Devon, England, Laying Claim to Americas Lost Colony

I found this article by Andrew Hough of London’s Daily Telegraph quite interesting since it touches on the Lost Colony which is sometimes called the Roanoke Colony in present day North Carolina.

The Lost Colony is the first English attempt of setting up a settlement in the new world, ie, present day America.

The following is the article on the residents of Devon, England, laying claim that they were the original colonists of this Lost Colony:

Andy Powell, mayor of Bideford, north Devon, wants to use DNA testing to prove residents from the port town settled in the US three decades before the Pilgrim Fathers sailed there.

Mr Powell is trying to raise money for the research, which he hopes will prove his town’s “pivotal” role in the history of modern America.

He hopes advances in the science will enable scientists to link people from Bideford with descendants of a lost colonist.

His attempts centre on the story of the “lost colony”, where in 1587 Sir Walter Raleigh organised a colonial expedition of settlers including John White, a governor.

Mr Powell believes the fleet sailed from Bideford on 8 May before reaching Roanoke Island, just off the coast of what is now know as the south-eastern state of North Carolina, in July.

After relations were established with the Croatoan Native Americans the fleet returned to Britain.

Years later Mr White returned and discovered no sign of any settlement. Sightings over the next few years indicated that “blue-eyed native Americans” had settled in the area.

Mr Powell said one clue that indicated this was when the word “Croatoan” was found carved into a post in the area, suggesting the settlers had joined the native Americans.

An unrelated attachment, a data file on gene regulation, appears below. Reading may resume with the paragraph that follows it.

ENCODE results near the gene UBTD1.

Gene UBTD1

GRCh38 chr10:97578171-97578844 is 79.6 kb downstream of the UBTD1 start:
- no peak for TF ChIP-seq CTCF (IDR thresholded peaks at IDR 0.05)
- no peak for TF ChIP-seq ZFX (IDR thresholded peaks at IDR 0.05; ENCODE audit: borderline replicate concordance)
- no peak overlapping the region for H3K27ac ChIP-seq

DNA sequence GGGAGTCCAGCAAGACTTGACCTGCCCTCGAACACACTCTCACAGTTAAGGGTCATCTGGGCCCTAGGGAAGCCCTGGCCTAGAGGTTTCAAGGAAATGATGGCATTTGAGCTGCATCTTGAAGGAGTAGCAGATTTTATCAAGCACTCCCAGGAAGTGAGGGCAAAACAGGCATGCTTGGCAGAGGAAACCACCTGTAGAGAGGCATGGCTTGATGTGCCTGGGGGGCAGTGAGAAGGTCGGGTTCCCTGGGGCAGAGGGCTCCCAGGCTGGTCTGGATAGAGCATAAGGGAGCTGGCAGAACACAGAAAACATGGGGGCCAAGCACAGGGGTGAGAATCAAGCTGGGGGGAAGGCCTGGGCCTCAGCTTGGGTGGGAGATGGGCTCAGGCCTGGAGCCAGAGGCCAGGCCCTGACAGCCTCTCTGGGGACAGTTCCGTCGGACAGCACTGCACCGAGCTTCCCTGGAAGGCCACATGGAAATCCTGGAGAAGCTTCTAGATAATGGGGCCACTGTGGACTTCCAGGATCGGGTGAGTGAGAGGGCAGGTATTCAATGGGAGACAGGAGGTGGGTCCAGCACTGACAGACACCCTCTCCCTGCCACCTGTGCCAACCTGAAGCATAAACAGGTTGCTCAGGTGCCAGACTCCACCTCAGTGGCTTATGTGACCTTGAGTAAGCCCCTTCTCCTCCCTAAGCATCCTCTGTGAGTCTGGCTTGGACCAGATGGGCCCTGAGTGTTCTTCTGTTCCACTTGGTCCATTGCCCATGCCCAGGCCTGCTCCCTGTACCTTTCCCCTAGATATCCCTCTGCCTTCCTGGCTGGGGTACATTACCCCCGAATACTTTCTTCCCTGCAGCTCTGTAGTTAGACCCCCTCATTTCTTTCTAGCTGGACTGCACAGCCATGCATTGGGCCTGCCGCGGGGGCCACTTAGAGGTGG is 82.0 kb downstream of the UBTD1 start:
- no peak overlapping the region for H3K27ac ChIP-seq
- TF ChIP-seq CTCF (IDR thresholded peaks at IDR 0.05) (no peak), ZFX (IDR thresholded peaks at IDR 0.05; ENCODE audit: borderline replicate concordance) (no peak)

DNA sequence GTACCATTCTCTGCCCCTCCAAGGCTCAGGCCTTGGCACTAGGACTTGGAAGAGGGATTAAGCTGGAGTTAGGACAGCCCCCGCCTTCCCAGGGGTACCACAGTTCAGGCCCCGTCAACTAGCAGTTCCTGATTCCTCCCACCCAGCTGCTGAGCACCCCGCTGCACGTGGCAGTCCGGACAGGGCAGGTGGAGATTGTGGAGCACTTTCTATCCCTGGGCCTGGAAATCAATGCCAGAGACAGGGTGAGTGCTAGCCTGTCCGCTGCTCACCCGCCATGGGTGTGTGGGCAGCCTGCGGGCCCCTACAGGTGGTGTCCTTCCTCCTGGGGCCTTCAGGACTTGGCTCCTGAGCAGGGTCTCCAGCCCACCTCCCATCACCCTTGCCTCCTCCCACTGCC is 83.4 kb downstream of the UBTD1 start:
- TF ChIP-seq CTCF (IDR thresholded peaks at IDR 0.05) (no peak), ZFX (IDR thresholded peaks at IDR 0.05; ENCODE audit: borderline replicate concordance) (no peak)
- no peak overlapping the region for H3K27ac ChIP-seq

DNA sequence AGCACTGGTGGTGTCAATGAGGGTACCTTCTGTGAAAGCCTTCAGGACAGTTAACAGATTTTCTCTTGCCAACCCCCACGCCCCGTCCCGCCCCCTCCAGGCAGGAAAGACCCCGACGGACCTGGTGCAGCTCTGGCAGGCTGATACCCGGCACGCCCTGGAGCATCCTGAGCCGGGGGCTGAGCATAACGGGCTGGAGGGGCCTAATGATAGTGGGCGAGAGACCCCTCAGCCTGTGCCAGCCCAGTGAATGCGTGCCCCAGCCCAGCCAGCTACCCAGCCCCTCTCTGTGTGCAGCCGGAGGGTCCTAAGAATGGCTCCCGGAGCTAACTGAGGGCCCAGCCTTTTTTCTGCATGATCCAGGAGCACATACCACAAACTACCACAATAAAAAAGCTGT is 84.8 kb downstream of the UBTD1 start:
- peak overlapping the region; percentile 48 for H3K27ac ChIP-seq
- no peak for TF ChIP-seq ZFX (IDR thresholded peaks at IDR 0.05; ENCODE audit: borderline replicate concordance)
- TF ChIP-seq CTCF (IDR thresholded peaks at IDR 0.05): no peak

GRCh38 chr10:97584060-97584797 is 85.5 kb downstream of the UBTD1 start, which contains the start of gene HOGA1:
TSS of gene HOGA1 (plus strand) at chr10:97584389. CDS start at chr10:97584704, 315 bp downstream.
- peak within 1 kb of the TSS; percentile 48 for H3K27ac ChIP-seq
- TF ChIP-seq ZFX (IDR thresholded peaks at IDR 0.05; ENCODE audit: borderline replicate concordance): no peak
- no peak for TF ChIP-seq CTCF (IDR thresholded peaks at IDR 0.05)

Archaeologists in America have already tried to discover whether people from the lost colony survived.

Mark Horton, from the University of Bristol, has discovered early pottery in the area that appeared to be from north Devon.

“What we now need is to establish if there are any living family descendants of those lost colonists living here in the UK and from them produce a reference library of DNA to match the American results against,” Mr Powell told the Guardian.

“The significance of this project is simple.”

“If we are right and there are descendants of those lost colonists alive in America today, then Bideford will become known for having played a pivotal role in the founding of America 33 years before the Mayflower set sail.”

3 Responses to Devon, England, Laying Claim to Americas Lost Colony

  • Danette Hunt-Seymour says:

    My Lumbee ancestors have said for hundreds of years (oral history even today) that we are descendants of Manteos Tribe and the colonists. It would be so amazing if the DNA backs up our oral histories. If so, we will finally have the ‘written proof and scientific proof’ to validate the oral histories of our forefathers. :-)

  • zygote1 says:

    I’m living half the time in Edenton, NC, and have visited Roanoke Island several times, read a dozen good recent histories on this subject, and would like anyone who has a similar interest to contact me..My own belief, shared by several recent studies/books, is that the 126 Lost Colonists did not head northward to the Chesapeake Bay area; but westward, on the Albemarle Sound and could have settled in what is the Dare County Peninsula (Beechtown and Sandy Ridge areas in what is not the Alligator National Wildlife Refuge) immediately to the west of Roanoke Island; also, some may have gone to what is today, Buxton, on the Outer Banks; others may have easily made their way further west about 65+ miles, to the western (inland) end of the Albemarle Sound, near Cashie, Chowan, and Roanoke rivers–all which empty into the Sound in that location. Very likely too that some of them became part of the Lumbee Indian tribe–as well as other tribes existing at that time, near the coastal plains near the Sound.

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